On my way to visit a friend near Bridgwater today, I didn’t turn the radio on; instead I applied the brain to mentally designing a bait hive designed/disguised as a hollow tree. Professor Tom Seeley, in many years of playing with bees, has concluded that they prefer a vertically aligned cavity with a capacity of about a bushel with an entrance towards the bottom and the site being above head height.
So I started calculating: I reckoned on a diameter of about 10″, giving a radius of 5″. 5 squared is 25 to be multiplied by 22/7. 25 x 10 = 250, so x 20 = 500 + 50 = 550. Divide 550 by 7 = 78.5ish. Call it 80 square inches to be multiplied by whatever depth is needed to make a bushel. I reckoned on 30″. It may be a bit over but there is the thickness of the wood and my carpentry to reduce it a little. Anyway, the bees aren’t THAT precise!
My standard choice of timber is the second hand pallet which usually has planks of between 3″ and 4″. How many would I need? The diameter of the hive being 10″, that, multiplied by Pi comes to 30″ and a smidgeon. So that comes to 10 planks 3″ wide (+ a tenth of a smidgeon).
The planks would need to be shaved down slightly to butt well. 360 degrees to a circle, so 36 degrees would be the centre angle of each of the 10 triangles. I could calculate either setting my saw to as close as possible to 36/2 = 18 degrees to get it right or else I could work out that, as a triangle has 180 degrees, and, as 36 of them are accounted for, that leaves 180 – 36 = 144 degrees. Divide that by 2 and there are 72 degrees each side of the plank. Hmmm 72 subtracted from the right angle of 90 degrees = 18 which is the number I first thought of, so I can set the saw at 18 or at 72 degrees, depending which way I am going to work the wood.
Now comes the difficult bit: construction. My first thought was to create rough and ready circles of pallet or ply wood and cut grooves in the planks to anchor them. However, further thought persuaded me that that might produce snags. If a swarm occupied the hive, as is intended, I would want, eventually, to remove it. This means either dismantling the whole hive, which may be disruptive, or lifting the combs gently while they are attached to the roof.
First thought was simply to cut a groove towards the bottom as planned, but at the upper end, to make the same depth cut right at the top end of the planks so the lid could be lifted out, complete with the attached combs. However, it is likely that some of the comb would be partially attached to the sides of the cylinder and, if there was a stop in the way, I wouldn’t be able to lift it out without risk of disruption. Therefore I shall have just to put in a few nails, staples or dowels to support the roof so that I can insert a knife and cut through any comb attached to the vertical sides.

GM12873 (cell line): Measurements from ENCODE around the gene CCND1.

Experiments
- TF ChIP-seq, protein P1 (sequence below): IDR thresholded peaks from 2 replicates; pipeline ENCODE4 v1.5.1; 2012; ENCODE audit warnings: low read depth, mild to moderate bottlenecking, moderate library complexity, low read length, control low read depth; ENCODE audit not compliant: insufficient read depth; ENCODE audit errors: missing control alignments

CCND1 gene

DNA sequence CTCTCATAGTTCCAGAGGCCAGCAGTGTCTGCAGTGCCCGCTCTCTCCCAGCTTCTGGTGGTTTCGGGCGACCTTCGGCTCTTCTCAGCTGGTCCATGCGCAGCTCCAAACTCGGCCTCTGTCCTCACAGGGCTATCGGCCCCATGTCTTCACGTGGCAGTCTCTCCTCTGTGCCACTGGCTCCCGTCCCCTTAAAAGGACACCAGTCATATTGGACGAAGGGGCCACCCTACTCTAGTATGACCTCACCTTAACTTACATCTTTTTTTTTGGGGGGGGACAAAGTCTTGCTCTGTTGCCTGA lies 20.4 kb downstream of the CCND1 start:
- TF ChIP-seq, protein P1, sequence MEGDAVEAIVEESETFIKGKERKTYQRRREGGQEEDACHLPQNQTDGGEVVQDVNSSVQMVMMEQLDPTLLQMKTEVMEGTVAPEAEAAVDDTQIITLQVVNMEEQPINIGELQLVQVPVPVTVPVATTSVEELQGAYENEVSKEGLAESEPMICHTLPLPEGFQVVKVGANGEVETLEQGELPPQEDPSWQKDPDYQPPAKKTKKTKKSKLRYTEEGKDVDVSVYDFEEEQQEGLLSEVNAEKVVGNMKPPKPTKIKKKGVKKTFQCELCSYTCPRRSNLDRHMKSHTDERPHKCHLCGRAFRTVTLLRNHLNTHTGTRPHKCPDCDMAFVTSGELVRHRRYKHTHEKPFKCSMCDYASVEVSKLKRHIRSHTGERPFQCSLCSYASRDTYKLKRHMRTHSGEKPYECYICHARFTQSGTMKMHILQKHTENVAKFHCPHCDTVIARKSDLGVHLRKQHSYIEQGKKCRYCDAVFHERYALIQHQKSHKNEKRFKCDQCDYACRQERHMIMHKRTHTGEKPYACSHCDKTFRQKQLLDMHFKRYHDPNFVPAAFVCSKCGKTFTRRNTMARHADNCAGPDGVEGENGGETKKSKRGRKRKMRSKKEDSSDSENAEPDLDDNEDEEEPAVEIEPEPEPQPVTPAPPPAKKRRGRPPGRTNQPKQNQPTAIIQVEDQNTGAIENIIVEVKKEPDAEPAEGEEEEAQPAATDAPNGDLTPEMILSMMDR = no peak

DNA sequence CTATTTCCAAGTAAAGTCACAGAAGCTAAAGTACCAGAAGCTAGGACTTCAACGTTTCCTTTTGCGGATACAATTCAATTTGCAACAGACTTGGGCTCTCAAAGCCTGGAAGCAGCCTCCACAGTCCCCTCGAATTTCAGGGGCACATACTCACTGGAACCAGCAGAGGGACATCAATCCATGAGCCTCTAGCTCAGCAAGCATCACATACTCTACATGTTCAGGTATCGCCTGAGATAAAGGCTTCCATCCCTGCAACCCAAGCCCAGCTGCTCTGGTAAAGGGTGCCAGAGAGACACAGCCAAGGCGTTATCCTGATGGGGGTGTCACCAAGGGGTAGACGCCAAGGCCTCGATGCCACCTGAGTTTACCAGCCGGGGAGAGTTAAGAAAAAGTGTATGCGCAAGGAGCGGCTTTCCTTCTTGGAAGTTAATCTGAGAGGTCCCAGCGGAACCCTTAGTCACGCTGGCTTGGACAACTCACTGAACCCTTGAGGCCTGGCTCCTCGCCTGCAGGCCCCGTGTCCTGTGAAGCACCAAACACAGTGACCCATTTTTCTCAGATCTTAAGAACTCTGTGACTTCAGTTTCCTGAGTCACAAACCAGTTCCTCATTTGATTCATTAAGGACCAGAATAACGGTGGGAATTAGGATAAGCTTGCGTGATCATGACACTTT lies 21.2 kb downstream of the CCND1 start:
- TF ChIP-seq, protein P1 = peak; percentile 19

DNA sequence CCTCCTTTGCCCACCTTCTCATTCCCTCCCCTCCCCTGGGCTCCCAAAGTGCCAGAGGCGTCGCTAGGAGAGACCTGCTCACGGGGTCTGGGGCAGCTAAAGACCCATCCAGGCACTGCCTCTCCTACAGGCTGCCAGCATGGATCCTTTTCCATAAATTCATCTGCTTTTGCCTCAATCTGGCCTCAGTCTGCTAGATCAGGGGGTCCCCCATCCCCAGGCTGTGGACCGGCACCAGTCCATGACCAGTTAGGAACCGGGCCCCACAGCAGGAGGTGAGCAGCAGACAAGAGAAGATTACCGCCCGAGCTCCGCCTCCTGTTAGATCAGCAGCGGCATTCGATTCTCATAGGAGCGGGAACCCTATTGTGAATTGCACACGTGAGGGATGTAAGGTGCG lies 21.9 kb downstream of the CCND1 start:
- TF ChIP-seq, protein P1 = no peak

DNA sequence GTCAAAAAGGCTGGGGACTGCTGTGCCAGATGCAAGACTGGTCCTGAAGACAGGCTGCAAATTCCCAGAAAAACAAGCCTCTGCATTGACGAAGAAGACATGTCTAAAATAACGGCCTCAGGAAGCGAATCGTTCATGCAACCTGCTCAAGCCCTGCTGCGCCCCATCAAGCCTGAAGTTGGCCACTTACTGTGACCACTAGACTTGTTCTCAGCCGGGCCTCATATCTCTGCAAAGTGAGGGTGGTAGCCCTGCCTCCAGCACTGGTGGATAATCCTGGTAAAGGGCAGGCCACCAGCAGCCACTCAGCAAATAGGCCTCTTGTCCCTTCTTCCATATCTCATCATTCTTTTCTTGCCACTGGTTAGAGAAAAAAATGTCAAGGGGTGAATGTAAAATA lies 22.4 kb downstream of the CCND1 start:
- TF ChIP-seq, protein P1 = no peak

This arrangement would mean that I can’t nail the planks to the lid or base. Unless YOU come up with a better idea, I shall cut and assemble the wood,and hold it together, temporarily with a rope. Then I shall cut some garden wire and make a loop at each end of several lengths of almost a circumference. I shall tug each wire tightly around the cylinder, attach it to each plank with a staple and join the loops with plastic ties, vertically aligned so that, if the occasion demands, I can snip through the ties and unwrap the cylinder.
In order to know what’s going on inside, one of the planks will need to be doctored so as to provide a removeable piece with transparent plastic within. It won’t provide a detailed view, such as is required for disease inspection, but it will enable me to see how the comb building is progressing. As for the entrance, when I dismantled a pallet on getting home, I found a couple of knot holes that, strategically placed, will provide a perfect entrance.
Why was I driving all the way to Bridgwater? To deliver to my friend, Martin, his latest book (as yet untitled) which I have edited and tweaked for the 3rd or 4th time. Like the previous ones: “Okhotriki – The Hunters and the Hunted” and “WRAP” it is a relatively violent political thriller. One of the leading characters in Okhotriki, and a minor one in WRAP bears my name and, having survived the Cold War incident, a quarter of a century ago, retires to become a beekeeper.
Martin asked if I would accompany him, briefly to visit a friend who is convinced the events described in Okhotriki are real (some of them are!) and that the character bearing my name really acted as described. Martin said the visit would be brief and that I should keep my mouth shut. He introduced me to his friend by my name and, truthfully, as ‘the beekeeper’. We shook hands and I doubt whether Martin’s friend has washed his since!
If you want to read Okhotriki, try the local library first; otherwise Amazon etc.The author is Martin Charles.